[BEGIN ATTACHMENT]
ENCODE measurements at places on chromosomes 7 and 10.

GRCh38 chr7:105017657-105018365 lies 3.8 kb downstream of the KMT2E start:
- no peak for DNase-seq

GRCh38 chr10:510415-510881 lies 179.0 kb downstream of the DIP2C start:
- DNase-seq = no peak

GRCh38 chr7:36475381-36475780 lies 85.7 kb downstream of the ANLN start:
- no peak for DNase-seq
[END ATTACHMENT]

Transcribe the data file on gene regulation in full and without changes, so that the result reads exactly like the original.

ENCODE measurements at places on chromosomes 7 and 10.

GRCh38 chr7:105017657-105018365 lies 3.8 kb downstream of the KMT2E start:
- no peak for DNase-seq

GRCh38 chr10:510415-510881 lies 179.0 kb downstream of the DIP2C start:
- DNase-seq = no peak

GRCh38 chr7:36475381-36475780 lies 85.7 kb downstream of the ANLN start:
- no peak for DNase-seq